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iTouchless Pure-Ear review: iTouchless Pure-Ear

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The Good The iTouchless Pure-Ear headphones offer active noise-canceling technology and deep bass at an attractive price.

The Bad When it comes to sound quality and overall noise isolation, the iTouchless Pure-Ear headphones are nothing special.

The Bottom Line You'd be better off spending your money on a good pair of passive sound-isolating in-ear or over-ear headphones, or spending a little extra on a competitor, rather than buying the iTouchless Pure-Ear headphones.

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5.3 Overall
  • Design 5
  • Features 6
  • Performance 5

Active noise-canceling headphones can be a sanity saver in noisy planes, trains, or offices, but their high price has kept them out of reach for many of us. The iTouchless Pure-Ear active noise-canceling headphones ($129) offer an affordable active noise-canceling headphone option for those seeking sonic refuge on a budget.

Cosmetically, the iTouchless Pure-Ear headphones look and feel like average over-ear headphones that aspire to pass for a pair of Bose QuietComfort 2. The small earcups and shallow padding on the iTouchless Pure-Ear headphones make them more of an on-ear design, offering less passive sound isolation than true over-ear headphones, such as the Audio Technica ATH-ANC7 QuietPoint. We like how the iTouchless Pure-Ear headphones can fold up into a compact ball for easy storage, although many competitors opt for a flat-folding design.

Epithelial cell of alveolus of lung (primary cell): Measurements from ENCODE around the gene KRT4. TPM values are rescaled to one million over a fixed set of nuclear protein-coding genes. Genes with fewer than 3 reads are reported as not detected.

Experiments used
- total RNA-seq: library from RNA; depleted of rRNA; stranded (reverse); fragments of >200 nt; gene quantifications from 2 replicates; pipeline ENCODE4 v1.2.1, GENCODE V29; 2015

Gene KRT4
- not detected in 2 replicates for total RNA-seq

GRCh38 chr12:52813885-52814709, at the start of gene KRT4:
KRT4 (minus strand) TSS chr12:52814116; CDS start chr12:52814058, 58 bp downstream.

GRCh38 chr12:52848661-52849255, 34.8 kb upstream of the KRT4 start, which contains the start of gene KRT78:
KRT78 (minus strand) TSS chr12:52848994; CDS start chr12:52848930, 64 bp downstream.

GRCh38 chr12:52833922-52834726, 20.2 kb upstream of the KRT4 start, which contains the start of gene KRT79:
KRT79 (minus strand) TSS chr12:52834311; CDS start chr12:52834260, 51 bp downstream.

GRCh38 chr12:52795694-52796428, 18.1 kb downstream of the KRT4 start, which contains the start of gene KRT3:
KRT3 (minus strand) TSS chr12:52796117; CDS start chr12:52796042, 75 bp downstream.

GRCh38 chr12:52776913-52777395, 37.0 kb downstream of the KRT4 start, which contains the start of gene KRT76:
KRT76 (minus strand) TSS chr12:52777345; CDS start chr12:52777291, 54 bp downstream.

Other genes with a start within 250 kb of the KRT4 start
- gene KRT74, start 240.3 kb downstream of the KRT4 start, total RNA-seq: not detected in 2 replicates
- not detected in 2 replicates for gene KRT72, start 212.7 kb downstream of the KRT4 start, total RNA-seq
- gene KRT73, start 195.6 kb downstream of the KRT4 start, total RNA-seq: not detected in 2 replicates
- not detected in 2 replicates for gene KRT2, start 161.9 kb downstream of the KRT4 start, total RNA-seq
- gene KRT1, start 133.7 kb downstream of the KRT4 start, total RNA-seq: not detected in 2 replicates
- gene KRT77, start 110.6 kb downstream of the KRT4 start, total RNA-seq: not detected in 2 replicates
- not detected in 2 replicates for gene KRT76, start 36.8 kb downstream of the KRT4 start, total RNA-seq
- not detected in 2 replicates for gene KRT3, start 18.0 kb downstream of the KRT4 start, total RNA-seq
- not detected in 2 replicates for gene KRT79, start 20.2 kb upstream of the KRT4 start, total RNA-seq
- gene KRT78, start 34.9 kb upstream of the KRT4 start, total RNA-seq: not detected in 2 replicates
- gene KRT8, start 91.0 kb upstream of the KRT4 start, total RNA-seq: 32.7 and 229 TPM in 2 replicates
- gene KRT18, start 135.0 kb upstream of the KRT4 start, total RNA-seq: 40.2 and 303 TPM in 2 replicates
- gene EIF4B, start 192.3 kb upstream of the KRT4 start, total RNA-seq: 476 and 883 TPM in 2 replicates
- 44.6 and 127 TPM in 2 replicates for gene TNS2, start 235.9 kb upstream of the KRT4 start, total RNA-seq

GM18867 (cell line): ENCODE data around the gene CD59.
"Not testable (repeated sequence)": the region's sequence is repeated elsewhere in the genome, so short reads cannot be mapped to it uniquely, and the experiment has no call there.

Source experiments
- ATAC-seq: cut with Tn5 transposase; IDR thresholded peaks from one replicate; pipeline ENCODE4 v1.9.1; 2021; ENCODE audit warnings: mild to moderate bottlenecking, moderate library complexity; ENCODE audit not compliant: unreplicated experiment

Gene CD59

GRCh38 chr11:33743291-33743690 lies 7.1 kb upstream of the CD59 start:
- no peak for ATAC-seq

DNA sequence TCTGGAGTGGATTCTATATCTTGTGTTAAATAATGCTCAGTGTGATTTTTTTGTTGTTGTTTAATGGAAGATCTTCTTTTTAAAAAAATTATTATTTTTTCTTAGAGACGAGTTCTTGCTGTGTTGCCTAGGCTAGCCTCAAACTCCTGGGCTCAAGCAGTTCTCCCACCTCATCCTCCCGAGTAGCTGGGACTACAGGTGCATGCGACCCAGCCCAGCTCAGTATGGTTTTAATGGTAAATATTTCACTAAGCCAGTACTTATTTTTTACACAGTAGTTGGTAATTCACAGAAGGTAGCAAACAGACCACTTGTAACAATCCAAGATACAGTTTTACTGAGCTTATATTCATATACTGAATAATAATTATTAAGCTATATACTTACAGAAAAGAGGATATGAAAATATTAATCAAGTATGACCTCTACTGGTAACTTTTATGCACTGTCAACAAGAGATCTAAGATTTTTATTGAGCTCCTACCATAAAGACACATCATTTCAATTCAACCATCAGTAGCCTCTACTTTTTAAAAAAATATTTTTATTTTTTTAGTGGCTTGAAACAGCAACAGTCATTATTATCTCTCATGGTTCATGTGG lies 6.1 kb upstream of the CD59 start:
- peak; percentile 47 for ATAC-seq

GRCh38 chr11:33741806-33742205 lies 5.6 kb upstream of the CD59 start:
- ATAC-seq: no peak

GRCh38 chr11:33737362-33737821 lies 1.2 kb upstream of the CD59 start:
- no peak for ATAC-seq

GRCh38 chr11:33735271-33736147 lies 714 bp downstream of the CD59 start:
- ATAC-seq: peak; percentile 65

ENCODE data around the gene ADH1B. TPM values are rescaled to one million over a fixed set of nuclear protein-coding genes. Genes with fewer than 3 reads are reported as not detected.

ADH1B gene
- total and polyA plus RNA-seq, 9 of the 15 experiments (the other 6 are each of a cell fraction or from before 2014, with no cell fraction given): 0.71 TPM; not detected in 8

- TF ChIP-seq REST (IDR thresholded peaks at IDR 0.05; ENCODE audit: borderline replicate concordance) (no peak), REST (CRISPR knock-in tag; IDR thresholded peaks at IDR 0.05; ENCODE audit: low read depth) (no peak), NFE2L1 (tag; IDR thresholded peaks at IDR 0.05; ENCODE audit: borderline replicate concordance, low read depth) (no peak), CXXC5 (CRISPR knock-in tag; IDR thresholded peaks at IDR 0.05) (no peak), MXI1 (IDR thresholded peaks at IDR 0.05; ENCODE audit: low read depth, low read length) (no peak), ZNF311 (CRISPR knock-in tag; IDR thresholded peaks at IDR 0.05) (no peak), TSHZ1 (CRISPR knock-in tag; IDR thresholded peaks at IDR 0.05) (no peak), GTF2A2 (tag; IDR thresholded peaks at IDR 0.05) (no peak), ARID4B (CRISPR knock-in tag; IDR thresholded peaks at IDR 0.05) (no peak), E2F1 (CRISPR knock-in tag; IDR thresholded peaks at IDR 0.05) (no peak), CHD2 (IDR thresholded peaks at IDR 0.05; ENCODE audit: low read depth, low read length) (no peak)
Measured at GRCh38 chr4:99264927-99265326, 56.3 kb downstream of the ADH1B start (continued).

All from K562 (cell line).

The iTouchless Pure-Ear headphones include such niceties as a removable headphone cable, iPhone cable adapter, and on-ear volume control, that are great to have. The ability to operate the iTouchless Pure-Ear's active noise-canceling feature without a cumbersome headphone cable connected is a notable advantage if you're just looking for a way to block out background noise.

Unfortunately, when it comes to sound quality or effectiveness of sound isolation, the iTouchless Pure-Ear headphones come up short on both counts. The 40mm neodymium drivers concealed within each earcup of the headphones offer a double serving of low-end thump, but skimp on high-frequency detail. Bass-heavy electronic music such as hip-hop and techno shine, while music requiring acoustic detail--such as rock, jazz, folk, and classical--come off as muffled and lackluster.

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